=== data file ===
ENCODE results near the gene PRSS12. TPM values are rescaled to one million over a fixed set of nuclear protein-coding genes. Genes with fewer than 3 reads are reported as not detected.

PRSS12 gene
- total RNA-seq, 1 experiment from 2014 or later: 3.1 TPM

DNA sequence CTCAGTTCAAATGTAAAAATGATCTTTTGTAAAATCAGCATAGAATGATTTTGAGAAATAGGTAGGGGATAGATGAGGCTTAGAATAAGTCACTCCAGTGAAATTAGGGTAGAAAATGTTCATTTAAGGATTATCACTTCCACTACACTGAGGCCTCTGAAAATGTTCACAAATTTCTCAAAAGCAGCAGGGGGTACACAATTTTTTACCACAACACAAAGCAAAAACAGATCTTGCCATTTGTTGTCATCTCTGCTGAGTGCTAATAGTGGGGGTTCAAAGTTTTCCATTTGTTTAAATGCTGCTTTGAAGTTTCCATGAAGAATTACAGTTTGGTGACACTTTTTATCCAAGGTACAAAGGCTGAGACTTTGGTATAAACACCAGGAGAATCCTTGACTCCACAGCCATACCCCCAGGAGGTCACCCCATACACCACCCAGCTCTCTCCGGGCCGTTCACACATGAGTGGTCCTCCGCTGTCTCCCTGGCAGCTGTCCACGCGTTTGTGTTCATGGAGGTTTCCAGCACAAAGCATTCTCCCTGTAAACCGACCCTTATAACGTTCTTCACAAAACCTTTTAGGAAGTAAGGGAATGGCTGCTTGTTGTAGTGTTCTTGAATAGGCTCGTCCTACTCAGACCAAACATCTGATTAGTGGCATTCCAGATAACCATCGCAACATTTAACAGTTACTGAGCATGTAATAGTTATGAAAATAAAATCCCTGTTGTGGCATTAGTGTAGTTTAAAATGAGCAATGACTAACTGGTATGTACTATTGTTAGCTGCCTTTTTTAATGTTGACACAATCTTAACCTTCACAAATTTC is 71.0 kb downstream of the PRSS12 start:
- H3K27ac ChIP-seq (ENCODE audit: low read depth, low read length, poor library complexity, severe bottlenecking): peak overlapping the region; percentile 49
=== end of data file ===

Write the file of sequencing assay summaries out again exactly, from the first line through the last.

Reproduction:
ENCODE results near the gene PRSS12. TPM values are rescaled to one million over a fixed set of nuclear protein-coding genes. Genes with fewer than 3 reads are reported as not detected.

PRSS12 gene
- total RNA-seq, 1 experiment from 2014 or later: 3.1 TPM

DNA sequence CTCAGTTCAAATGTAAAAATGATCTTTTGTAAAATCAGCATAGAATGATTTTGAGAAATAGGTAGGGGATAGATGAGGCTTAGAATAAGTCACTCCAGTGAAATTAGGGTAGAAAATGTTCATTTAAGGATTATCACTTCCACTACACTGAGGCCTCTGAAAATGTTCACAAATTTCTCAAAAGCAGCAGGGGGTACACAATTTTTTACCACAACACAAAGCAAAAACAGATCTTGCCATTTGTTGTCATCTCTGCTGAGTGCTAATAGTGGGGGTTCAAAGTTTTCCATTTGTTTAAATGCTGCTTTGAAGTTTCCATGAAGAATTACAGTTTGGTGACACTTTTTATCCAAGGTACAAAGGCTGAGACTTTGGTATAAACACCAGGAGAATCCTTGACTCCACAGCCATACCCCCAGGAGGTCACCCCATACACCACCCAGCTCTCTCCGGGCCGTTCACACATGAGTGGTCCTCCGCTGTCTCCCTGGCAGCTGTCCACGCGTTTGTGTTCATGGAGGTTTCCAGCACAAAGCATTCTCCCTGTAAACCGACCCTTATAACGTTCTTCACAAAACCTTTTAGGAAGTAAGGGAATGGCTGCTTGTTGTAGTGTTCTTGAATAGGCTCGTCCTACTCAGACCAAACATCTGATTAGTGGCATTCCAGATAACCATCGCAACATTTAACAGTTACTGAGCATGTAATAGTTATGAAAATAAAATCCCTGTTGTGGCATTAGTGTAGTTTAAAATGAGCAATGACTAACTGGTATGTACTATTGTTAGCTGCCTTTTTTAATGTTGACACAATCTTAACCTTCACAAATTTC is 71.0 kb downstream of the PRSS12 start:
- H3K27ac ChIP-seq (ENCODE audit: low read depth, low read length, poor library complexity, severe bottlenecking): peak overlapping the region; percentile 49